It is no secret that the Federal Motor Carrier Safety Administration (FMCSA) put a mandate on the usage of Electronic logging device (ELDs) in the year 2015. Ever since, the second largest state of the USA, Texas, is the first to adopt this mandate and imply the same for intrastate drivers. Texas has made the usage of electronic login devices (ELDs), a compulsion by December 19, 2019 and has also updated its Hours-of-Service code. By updating the hours of service code the state has made it obligatory for intrastate truckers to apply ELDs in their work.
For Compliance it is important that every commercial motor vehicle (CMV), transporting goods intrastate must keep themselves updated with this new rule.
ELD is a login device that records hours of service providing vehicle diagnostics and driver information. It has proved to be more efficient that other devices serving in the favour of the trucking business and therefore has been accepted by most after the FMCSA mandate. It is said that after Texas coming in line with the mandate, Florida is next to follow the mandate too.
The state’s new mandate is not very detailed with regulations and has scarce information to enlist. The regulations are more or less synonymous with the FMCSA’s ELD mandate and the different regulations of the final ELD rule. However, it is still not disclosed if the exemptions will be the same.
What are the ELD mandate rules? What are the exemptions? What category do you fall in? What are the current safety regulations? Let’s find out
Rules of the ELD Mandate
- It is important that commercial motor vehicles are equipped with ELDs before December 19, 2019.
- The ELD must be used to log in hours of service.
- The ELD installed in the vehicle must be FMCSA certified and should match up with the FMCSA defined standard. Only then will the device be considered valid.
- Drivers of the commercial motor vehicle have to carry supporting documents along with the ELD in case of any check.
The documents required may include;
- A manual of how to use the ELD
- A sheet of data transfer method supported by the ELD and step-by-step instructions to produce and transfer the driver’s records to enforcement
- A sheet of instruction that declares the ELD malfunctioning reporting requirements and recorded procedures during ELD malfunctions
- An 8 day supply of blank hours of service graph-grid logs to be used in case of any ELD malfunction
There were three parts to the FMCSA’s ELD implementation timeline. The state of Texas is in agreement with the third part. The ELD rule first came into existence in the year 2015. That is when this device replaced the register or pen and paper. Drivers were expected to switch to an automatic on board recording device (AOBRD) instead. By 2019, the third part, that is, the mandate will expect truck drivers to have ELDs installed for compliance, is what Texas has accepted.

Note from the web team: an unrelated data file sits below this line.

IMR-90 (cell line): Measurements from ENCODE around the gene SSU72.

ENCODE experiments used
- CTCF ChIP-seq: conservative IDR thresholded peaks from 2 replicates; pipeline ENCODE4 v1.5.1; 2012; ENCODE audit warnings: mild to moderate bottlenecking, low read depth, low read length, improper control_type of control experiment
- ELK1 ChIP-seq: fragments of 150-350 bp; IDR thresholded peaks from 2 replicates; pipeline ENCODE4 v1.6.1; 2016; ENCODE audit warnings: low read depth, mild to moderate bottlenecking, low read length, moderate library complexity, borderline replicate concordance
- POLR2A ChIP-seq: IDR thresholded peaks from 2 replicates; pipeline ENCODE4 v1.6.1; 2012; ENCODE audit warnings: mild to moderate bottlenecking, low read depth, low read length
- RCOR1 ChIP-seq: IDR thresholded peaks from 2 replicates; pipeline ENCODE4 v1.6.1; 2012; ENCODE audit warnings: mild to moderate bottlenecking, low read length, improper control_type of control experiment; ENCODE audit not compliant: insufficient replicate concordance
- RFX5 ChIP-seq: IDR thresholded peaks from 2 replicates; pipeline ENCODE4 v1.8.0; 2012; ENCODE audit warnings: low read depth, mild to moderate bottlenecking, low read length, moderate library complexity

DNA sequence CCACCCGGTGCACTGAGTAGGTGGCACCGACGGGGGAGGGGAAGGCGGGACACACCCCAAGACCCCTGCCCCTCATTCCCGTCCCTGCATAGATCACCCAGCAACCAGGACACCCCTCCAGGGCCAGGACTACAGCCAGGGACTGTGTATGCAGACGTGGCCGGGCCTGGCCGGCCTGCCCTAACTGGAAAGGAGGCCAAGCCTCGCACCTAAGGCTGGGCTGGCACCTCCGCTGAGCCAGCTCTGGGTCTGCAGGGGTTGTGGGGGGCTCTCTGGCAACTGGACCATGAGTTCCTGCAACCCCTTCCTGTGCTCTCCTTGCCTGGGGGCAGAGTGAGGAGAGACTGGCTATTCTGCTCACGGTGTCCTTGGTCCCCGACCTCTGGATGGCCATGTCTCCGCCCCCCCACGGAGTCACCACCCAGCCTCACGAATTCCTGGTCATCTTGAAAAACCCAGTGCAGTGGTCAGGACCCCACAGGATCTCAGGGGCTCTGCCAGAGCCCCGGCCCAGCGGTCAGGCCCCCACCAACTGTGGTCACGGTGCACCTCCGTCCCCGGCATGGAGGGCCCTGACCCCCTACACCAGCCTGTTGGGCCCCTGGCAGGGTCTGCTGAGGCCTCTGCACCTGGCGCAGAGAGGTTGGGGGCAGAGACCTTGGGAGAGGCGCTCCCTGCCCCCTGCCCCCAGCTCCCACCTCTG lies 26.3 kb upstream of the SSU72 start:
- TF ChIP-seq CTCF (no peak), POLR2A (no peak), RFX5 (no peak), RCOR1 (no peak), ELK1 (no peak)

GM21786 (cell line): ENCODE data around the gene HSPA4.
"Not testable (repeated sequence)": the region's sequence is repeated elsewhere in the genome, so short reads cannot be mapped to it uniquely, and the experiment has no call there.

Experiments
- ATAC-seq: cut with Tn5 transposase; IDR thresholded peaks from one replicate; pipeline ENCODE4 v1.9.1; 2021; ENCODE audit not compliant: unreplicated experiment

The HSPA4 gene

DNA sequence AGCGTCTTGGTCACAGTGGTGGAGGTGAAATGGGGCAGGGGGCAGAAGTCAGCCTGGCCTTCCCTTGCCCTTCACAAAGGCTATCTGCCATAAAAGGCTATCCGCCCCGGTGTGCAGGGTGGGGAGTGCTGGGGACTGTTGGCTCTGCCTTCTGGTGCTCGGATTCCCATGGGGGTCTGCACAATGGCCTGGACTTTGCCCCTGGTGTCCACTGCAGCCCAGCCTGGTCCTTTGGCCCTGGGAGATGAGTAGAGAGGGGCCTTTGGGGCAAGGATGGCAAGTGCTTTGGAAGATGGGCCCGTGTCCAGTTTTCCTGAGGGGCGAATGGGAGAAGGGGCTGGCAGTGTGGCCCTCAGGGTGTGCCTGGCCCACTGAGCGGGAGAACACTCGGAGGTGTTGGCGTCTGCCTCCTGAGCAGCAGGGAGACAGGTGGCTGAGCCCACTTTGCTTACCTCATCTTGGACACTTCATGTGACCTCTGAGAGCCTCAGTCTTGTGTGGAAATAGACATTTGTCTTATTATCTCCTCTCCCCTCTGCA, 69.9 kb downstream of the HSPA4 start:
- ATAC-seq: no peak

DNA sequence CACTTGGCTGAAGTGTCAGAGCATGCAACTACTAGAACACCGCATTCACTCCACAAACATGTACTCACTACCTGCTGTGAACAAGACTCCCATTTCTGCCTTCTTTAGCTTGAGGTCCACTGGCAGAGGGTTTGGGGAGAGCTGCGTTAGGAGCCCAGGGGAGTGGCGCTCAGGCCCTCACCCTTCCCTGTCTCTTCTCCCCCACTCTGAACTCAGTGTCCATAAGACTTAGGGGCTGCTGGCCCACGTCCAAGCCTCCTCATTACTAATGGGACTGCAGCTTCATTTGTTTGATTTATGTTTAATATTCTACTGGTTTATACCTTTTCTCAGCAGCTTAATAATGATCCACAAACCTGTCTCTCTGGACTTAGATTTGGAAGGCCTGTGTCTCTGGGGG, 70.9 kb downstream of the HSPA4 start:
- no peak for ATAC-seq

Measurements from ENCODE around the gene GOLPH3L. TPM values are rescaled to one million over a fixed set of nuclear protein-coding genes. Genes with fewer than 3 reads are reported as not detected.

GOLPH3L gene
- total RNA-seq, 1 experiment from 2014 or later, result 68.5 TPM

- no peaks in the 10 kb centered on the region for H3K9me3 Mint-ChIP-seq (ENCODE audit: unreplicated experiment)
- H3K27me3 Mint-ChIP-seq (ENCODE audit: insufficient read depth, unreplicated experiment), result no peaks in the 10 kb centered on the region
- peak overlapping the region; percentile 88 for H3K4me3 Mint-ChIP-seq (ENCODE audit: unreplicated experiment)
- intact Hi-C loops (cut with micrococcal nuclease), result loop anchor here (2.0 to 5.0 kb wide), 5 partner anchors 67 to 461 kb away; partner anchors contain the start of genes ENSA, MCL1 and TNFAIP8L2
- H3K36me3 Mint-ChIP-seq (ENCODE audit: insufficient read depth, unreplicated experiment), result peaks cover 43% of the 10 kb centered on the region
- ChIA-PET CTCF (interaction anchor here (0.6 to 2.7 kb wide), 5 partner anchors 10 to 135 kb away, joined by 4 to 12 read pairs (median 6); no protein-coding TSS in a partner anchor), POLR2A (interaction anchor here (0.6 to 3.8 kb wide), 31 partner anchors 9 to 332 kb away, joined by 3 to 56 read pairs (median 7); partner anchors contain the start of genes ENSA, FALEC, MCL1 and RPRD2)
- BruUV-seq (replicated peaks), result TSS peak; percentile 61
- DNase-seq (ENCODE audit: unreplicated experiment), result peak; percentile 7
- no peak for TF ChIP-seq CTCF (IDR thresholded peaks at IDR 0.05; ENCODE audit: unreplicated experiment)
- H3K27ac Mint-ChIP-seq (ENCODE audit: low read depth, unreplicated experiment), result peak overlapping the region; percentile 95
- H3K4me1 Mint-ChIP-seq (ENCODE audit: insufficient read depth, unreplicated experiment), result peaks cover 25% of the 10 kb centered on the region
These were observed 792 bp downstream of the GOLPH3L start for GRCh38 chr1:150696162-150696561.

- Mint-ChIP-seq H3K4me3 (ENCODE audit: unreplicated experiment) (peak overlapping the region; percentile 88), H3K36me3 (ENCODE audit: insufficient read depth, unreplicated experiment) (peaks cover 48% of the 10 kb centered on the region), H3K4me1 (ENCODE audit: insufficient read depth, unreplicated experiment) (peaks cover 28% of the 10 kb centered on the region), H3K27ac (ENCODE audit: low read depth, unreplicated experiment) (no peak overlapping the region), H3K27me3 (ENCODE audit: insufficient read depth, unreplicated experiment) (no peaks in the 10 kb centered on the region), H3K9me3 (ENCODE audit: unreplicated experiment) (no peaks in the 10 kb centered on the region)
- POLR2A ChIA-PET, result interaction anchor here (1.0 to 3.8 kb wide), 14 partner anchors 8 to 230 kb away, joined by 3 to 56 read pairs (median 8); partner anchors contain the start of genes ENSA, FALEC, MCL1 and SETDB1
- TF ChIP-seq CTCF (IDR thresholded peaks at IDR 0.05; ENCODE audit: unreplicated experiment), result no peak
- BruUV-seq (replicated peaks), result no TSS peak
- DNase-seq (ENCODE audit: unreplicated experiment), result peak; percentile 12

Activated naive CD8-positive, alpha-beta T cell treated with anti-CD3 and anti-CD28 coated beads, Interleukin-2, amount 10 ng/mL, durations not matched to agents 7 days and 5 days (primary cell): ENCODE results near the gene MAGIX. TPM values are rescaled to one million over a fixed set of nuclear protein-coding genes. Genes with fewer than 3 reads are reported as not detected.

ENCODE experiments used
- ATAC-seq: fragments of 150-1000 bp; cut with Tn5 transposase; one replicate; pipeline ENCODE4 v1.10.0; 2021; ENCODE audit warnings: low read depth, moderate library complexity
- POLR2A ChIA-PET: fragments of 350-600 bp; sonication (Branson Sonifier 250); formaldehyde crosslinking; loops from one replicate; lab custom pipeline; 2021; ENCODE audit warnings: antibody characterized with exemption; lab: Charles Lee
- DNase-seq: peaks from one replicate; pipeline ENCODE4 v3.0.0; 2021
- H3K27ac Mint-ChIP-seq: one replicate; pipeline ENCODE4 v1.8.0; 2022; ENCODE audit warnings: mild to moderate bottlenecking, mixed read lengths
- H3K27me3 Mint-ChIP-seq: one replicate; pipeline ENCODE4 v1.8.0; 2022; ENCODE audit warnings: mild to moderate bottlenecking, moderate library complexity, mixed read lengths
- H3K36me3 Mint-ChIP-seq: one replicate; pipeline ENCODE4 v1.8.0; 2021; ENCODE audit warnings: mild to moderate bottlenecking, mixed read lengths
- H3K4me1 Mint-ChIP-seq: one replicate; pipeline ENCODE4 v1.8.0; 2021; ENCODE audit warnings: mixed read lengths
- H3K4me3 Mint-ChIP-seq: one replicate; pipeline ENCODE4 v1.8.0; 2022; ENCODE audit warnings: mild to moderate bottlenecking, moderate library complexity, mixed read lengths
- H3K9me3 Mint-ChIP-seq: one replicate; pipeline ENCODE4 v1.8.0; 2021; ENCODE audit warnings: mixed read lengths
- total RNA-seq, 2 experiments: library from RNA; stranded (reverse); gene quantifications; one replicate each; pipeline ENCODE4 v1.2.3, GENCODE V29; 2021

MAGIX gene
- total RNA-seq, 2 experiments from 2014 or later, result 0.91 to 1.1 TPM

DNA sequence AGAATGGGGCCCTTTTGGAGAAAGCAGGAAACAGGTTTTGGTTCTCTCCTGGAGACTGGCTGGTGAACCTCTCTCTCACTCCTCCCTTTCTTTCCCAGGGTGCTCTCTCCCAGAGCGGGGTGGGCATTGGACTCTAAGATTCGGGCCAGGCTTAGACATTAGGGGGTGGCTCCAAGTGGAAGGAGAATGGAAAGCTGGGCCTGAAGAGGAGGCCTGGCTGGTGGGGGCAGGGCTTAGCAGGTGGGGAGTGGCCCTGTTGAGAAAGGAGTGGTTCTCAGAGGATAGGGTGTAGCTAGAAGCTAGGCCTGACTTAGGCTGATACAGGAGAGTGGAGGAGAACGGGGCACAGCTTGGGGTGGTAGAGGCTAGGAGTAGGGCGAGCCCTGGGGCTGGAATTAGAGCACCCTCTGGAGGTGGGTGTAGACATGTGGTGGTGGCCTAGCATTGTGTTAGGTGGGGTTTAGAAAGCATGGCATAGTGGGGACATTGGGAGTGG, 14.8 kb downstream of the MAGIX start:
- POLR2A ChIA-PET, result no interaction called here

There are several safety regulations a driver must follow. These regulations are important to follow irrespective of having to follow the ELD mandate or not. An ELD will only ensure that these regulations are being followed by maintaining a record of the log time. These safety regulations include;
- A truck driver can drive his vehicle or be on the road for a maximum of 11 hours each day. This includes loading and unloading time as well.
- After completing 11 hours on road, the driver must be off duty for 10 hours at a stretch.
- A driver cannot be on duty for more than 14 hours in a day. This comprises of both on duty and off duty driving time.
- A truck driver must take a stop and rest for half an hour every 8 hours while driving.
- A truck driver is only allowed to work for 70 hours in 8 days.
- Overdriving, on the other hand will be considered against the law.
ELD rules must be followed wherever possible. However, in some cases, it is difficult to follow these rules. Although these exemptions are subject to change any time, here are a few exceptions of the ELD mandate.
- If agricultural produce is being transported during harvest period within the 150 air-miles area, the transportation vehicle will be exempted from the ELD rules.
- If the commercial motor vehicle is older than the year 2000, the ELD device will not accept the engine motor of that vehicle.
- Towing trucks that deliver commercial motor vehicles are exempted from the ELD rules.
- Truck drivers that are usually not required to maintain record of duty status (RODS) for reasons like driving within the 150 air- mile area, etc. are not expected to install the ELD.
- Truck drivers with record of duty status of less than 8 days due to short transportation are not expected to install the ELD.
However, every trucker must be able to produce proof for a few FMCSA criteria which would confirm that his vehicle falls under the exemption in case he is stopped by an official during transportation.
ELDs have been a big success in recent years and hence are being willingly accepted by most businessmen and owners of the trucking companies.
Like Texas, many other states are likely to comply with the ELD mandate soon. Most states are already in line with the rules of the FMCSA. However, Texas is just the first state to announce their acceptation of the ELD mandate. Several states in the United States of America follow the FMSCA rules by default and hence would be in line with the new ELD mandate as well.
It is important to keep yourself updated with the rules and regulations of the ELD mandate. Check if your fleet needs an ELD installation or if it falls under the exemption points. Get the ELD installed the soonest you can if your fleet caters to intrastate driving in Texas.
For any assistance or additional information on ELDs installation, you could visit us at Matrackinc